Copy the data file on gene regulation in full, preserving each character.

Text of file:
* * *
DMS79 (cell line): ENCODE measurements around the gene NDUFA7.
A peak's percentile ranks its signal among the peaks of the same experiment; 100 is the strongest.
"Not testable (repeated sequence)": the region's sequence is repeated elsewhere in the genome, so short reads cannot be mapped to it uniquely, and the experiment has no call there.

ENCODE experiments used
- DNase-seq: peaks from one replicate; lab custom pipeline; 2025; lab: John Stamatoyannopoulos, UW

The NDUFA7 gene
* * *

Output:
DMS79 (cell line): ENCODE measurements around the gene NDUFA7.
A peak's percentile ranks its signal among the peaks of the same experiment; 100 is the strongest.
"Not testable (repeated sequence)": the region's sequence is repeated elsewhere in the genome, so short reads cannot be mapped to it uniquely, and the experiment has no call there.

ENCODE experiments used
- DNase-seq: peaks from one replicate; lab custom pipeline; 2025; lab: John Stamatoyannopoulos, UW

The NDUFA7 gene